Several years ago I was privileged to visit the Tower of London and view (through a glass darkly) the incredible Crown Jewels. Since I'm pretty sure my audience is enamored with all sorts of sparklies and baubles, and since these are like the mother of all sparklies and baubles, I thought I'd tell you a little bit about them. (Read all the way to the end for a special coupon/discount for you, our subscribers and followers.)
The term 'Crown Jewels' refers to the adornments worn by the 'sovereign' (King and/or Queen) of the United Kingdom during coronation ceremonies and other official occasions. The broadest meaning of the term includes the following objects: the crowns, sceptres (with either the cross or the dove), orbs, swords, rings, spurs, and a few other things I can't even spell or pronounce. (!)
Many of these incredible items have a religious connotation, and some are similar to items worn by bishops. Much of the 'crown-wearing' traditions we know about today were established in the medieval period. By the middle of the 15th century, the crown was formally worn on six religious feasts every year: Christmas, Epiphany, Easter, Whitsun, All Saints and one or both of the feasts of St. Edward. At about this time, swords, symbols of kingship since ancient times, were introduced into the coronation ceremony. Three swords were used to represent the king's powers in the administration of justice; they were the sword of spiritual justice, the sword of temporal justice and the sword of mercy.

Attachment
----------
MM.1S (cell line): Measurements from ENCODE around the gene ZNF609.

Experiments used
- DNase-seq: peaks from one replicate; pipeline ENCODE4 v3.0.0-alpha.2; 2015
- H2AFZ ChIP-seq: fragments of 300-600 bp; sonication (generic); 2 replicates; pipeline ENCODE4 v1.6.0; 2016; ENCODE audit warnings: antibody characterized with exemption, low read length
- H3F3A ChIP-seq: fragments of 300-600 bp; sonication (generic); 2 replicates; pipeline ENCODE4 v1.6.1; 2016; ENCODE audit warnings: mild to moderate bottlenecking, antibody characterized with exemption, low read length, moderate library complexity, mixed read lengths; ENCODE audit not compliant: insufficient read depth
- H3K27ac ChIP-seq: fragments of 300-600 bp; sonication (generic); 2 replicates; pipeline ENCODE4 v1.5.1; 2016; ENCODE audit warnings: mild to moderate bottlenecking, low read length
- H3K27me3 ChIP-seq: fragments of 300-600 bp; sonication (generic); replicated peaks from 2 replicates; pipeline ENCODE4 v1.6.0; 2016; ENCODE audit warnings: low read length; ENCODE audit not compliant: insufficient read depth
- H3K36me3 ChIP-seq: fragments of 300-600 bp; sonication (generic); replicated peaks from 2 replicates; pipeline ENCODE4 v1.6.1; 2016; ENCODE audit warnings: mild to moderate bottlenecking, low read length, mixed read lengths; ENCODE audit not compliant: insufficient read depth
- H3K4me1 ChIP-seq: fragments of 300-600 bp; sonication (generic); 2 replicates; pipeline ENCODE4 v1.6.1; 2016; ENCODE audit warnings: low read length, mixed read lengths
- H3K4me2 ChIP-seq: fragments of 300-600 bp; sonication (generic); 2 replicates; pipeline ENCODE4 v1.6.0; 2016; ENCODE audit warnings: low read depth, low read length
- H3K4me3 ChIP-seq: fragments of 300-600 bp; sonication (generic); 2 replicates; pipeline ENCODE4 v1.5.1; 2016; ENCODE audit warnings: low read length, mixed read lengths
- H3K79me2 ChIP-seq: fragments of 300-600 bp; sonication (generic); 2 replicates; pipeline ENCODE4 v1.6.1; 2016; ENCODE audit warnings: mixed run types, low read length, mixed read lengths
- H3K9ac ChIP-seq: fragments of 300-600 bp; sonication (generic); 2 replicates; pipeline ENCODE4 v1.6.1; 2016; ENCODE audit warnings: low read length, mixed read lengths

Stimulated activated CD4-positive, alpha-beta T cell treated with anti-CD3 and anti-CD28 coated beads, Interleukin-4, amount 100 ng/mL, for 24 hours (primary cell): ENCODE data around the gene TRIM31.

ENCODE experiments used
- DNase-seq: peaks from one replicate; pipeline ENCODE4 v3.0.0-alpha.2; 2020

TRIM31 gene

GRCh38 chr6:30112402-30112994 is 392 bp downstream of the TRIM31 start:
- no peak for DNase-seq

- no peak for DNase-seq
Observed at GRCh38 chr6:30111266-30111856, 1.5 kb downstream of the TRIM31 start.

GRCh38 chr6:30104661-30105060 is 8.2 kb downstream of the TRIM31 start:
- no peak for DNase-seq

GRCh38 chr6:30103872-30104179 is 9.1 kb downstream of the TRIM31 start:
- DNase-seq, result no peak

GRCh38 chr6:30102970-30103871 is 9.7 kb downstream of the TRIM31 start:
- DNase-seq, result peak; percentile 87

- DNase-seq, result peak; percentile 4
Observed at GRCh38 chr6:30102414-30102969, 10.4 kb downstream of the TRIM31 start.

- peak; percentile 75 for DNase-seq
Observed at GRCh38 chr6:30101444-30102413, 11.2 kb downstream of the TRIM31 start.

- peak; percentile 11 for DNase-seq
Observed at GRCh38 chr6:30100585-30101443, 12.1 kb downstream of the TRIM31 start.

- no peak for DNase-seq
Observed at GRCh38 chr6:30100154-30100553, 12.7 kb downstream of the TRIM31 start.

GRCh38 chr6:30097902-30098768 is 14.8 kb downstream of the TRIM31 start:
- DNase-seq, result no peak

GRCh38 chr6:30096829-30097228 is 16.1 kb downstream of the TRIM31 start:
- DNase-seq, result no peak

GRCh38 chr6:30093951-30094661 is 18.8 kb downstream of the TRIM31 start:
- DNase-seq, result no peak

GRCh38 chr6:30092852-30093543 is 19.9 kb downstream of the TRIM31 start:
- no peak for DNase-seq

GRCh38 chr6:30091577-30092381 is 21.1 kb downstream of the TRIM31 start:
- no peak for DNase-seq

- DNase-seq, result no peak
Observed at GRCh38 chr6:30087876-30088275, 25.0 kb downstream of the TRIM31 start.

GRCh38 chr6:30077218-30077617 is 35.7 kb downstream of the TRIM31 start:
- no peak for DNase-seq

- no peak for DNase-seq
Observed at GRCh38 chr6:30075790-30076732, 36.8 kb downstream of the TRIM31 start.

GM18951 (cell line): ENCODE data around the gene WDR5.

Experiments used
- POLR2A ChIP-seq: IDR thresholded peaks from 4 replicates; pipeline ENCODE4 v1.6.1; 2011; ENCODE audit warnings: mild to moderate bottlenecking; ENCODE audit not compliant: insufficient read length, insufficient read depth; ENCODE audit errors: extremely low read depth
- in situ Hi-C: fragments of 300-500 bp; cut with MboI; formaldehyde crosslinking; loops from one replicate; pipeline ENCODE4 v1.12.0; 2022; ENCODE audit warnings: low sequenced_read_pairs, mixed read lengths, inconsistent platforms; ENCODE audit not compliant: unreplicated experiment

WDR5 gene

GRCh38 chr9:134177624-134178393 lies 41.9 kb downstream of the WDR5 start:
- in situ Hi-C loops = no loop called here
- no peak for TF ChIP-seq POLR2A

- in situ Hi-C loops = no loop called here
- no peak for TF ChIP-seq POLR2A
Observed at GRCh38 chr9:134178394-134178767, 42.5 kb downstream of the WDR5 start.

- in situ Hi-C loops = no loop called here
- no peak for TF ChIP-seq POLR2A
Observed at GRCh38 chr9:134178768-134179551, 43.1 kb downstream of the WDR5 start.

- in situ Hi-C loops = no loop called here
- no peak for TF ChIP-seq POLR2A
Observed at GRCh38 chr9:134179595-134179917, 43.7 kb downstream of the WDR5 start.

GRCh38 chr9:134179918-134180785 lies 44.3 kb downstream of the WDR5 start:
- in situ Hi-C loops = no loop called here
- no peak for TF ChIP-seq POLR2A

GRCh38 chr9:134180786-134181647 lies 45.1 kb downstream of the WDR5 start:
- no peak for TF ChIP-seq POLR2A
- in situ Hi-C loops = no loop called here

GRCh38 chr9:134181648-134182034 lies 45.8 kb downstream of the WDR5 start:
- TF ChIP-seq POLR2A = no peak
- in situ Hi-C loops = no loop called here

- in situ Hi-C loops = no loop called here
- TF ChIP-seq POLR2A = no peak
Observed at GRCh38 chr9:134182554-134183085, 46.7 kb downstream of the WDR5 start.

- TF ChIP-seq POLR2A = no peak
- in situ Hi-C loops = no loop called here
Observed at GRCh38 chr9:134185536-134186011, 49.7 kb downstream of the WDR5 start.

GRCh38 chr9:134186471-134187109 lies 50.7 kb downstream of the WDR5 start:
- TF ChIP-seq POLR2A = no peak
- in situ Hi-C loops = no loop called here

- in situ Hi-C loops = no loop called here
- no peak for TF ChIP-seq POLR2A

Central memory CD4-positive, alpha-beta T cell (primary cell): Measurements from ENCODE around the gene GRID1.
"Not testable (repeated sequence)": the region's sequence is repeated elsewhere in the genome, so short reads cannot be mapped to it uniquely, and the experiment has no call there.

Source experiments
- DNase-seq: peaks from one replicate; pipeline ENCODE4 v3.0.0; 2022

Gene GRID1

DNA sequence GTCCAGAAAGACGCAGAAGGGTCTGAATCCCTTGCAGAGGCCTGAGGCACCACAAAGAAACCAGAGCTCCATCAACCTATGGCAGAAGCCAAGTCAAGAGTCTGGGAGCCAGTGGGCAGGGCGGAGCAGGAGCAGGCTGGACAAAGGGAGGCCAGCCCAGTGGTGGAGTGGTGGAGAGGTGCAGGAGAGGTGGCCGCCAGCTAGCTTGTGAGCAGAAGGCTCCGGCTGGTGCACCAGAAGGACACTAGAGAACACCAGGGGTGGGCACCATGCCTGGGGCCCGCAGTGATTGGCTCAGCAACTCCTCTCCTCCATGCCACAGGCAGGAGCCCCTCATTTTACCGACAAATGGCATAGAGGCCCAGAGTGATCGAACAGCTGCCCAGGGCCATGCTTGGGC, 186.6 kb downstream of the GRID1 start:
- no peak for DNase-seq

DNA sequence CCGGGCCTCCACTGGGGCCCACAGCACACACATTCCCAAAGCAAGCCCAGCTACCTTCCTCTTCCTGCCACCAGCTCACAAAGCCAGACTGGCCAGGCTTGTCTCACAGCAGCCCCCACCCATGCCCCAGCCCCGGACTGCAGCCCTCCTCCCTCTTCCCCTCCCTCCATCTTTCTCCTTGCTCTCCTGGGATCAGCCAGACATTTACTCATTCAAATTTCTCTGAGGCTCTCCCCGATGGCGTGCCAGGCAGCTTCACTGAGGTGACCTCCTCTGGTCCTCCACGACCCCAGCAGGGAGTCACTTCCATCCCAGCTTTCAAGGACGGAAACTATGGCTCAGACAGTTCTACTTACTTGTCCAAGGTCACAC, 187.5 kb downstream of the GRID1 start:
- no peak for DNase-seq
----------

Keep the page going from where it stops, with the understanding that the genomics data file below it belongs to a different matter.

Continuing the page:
Of course, my favorites are not the swords, but the crowns. Some of the original crowns had golden frames, embedded with pearls, rubies, sapphires and diamonds. One of the most valuable ever was the Tudor State Crown, valued at £1,100 (£1,740,000 as of 2011); it was set with 28 diamonds, 19 sapphires, 37 rubies and 168 pearls!
The Imperial State Crown was made in 1937 for King George VI, an exact copy of the one made in 1838 for Queen Victoria, which had worn out and had an unsteady frame. This crown includes many jewels: 2,868 diamonds, 273 pearls, 17 sapphires, 11 emeralds, and five rubies. Among the stones are several famous ones, including the Black Prince's Ruby (actually a spinel) and the Cullinan II diamond, also known as the Lesser Star of Africa. Two of the four pearls dangling from the crown were once worn by Queen Elizabeth I. It is worn after the conclusion of the Coronation ceremony when the monarch leaves Westminster Abbey and at the annual State Opening of Parliament.
The Crown of Queen Elizabeth was made by Garrard & Co in London, the long term manufacturer of British royal crowns, and modelled partially on the design of the Crown of Queen Mary (pictured here), wife of King George V. It is decorated entirely with diamonds, most notably a 105-carat (21 g) diamond in the middle of the front cross. This particular crown rested on top of Queen Elizabeth's coffin during her funeral in 2002. It is now on display along with the other British Crown Jewels in the Tower of London.
We can't compete with these jewels, but the little pretties in our shop should suffice for most of us mere mortals. Click shop or the 'Buy Items on Etsy' button on our blog page at the web site. Or click the SHOP NOW button on our Facebook page: https://www.facebook.com/TheBeadCollection?focus_composer=true
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Until Next Time & Happy Spring!